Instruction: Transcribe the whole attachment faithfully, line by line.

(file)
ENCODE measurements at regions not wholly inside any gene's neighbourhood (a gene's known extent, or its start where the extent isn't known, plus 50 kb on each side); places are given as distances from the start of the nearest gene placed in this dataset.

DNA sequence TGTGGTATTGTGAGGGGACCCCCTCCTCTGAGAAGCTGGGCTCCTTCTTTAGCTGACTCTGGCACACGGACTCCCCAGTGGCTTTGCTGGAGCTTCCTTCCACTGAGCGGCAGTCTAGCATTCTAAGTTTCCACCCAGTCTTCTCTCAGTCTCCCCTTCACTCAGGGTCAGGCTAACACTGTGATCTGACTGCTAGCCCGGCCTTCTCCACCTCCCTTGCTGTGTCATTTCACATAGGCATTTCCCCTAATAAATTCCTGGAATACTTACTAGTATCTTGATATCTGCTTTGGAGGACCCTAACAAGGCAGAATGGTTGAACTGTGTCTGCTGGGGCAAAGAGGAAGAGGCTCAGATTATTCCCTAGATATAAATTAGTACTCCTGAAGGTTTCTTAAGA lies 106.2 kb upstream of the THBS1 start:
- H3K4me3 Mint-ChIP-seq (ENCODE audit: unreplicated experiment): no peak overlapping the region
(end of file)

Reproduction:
ENCODE measurements at regions not wholly inside any gene's neighbourhood (a gene's known extent, or its start where the extent isn't known, plus 50 kb on each side); places are given as distances from the start of the nearest gene placed in this dataset.

DNA sequence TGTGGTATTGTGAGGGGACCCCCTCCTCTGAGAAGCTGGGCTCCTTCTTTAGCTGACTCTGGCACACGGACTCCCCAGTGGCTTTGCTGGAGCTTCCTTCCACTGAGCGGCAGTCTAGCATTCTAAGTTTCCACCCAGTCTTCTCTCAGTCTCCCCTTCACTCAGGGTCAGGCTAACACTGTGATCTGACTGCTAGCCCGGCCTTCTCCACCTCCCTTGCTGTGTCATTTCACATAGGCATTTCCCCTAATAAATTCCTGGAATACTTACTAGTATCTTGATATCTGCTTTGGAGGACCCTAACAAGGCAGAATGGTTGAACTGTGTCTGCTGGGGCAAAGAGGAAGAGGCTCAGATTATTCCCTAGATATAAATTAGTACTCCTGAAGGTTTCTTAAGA lies 106.2 kb upstream of the THBS1 start:
- H3K4me3 Mint-ChIP-seq (ENCODE audit: unreplicated experiment): no peak overlapping the region